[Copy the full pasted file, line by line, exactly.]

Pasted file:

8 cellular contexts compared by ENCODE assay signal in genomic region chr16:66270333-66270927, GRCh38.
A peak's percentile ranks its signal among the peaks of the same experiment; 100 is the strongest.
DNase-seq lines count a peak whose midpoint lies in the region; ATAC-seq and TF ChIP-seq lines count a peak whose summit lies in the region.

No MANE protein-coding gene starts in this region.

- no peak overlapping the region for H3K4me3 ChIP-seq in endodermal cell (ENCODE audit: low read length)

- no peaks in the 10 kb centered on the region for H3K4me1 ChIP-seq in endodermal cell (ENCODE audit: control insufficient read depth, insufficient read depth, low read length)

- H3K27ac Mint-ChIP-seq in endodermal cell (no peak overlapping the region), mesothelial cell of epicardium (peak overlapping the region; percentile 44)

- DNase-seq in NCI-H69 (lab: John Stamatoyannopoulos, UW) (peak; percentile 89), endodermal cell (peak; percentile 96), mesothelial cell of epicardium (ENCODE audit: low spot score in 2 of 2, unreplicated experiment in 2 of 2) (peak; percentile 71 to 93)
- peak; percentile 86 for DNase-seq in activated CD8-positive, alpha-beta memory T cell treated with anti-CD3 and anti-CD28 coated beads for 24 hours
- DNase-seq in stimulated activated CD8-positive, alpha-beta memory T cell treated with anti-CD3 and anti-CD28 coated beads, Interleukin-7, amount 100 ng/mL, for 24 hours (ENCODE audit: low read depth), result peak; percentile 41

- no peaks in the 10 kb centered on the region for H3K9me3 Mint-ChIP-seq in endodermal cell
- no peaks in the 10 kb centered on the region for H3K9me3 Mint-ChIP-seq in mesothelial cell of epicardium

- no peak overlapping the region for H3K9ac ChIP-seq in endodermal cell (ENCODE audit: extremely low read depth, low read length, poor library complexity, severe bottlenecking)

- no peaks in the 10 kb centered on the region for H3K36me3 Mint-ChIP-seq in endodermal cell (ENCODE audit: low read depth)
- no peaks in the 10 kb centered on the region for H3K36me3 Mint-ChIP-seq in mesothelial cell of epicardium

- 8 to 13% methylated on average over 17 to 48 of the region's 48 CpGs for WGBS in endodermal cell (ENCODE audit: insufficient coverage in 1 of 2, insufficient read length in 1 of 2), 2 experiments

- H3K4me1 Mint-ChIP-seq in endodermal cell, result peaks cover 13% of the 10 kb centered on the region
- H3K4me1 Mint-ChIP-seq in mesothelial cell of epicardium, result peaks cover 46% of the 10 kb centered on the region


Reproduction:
8 cellular contexts compared by ENCODE assay signal in genomic region chr16:66270333-66270927, GRCh38.
A peak's percentile ranks its signal among the peaks of the same experiment; 100 is the strongest.
DNase-seq lines count a peak whose midpoint lies in the region; ATAC-seq and TF ChIP-seq lines count a peak whose summit lies in the region.

No MANE protein-coding gene starts in this region.

- no peak overlapping the region for H3K4me3 ChIP-seq in endodermal cell (ENCODE audit: low read length)

- no peaks in the 10 kb centered on the region for H3K4me1 ChIP-seq in endodermal cell (ENCODE audit: control insufficient read depth, insufficient read depth, low read length)

- H3K27ac Mint-ChIP-seq in endodermal cell (no peak overlapping the region), mesothelial cell of epicardium (peak overlapping the region; percentile 44)

- DNase-seq in NCI-H69 (lab: John Stamatoyannopoulos, UW) (peak; percentile 89), endodermal cell (peak; percentile 96), mesothelial cell of epicardium (ENCODE audit: low spot score in 2 of 2, unreplicated experiment in 2 of 2) (peak; percentile 71 to 93)
- peak; percentile 86 for DNase-seq in activated CD8-positive, alpha-beta memory T cell treated with anti-CD3 and anti-CD28 coated beads for 24 hours
- DNase-seq in stimulated activated CD8-positive, alpha-beta memory T cell treated with anti-CD3 and anti-CD28 coated beads, Interleukin-7, amount 100 ng/mL, for 24 hours (ENCODE audit: low read depth), result peak; percentile 41

- no peaks in the 10 kb centered on the region for H3K9me3 Mint-ChIP-seq in endodermal cell
- no peaks in the 10 kb centered on the region for H3K9me3 Mint-ChIP-seq in mesothelial cell of epicardium

- no peak overlapping the region for H3K9ac ChIP-seq in endodermal cell (ENCODE audit: extremely low read depth, low read length, poor library complexity, severe bottlenecking)

- no peaks in the 10 kb centered on the region for H3K36me3 Mint-ChIP-seq in endodermal cell (ENCODE audit: low read depth)
- no peaks in the 10 kb centered on the region for H3K36me3 Mint-ChIP-seq in mesothelial cell of epicardium

- 8 to 13% methylated on average over 17 to 48 of the region's 48 CpGs for WGBS in endodermal cell (ENCODE audit: insufficient coverage in 1 of 2, insufficient read length in 1 of 2), 2 experiments

- H3K4me1 Mint-ChIP-seq in endodermal cell, result peaks cover 13% of the 10 kb centered on the region
- H3K4me1 Mint-ChIP-seq in mesothelial cell of epicardium, result peaks cover 46% of the 10 kb centered on the region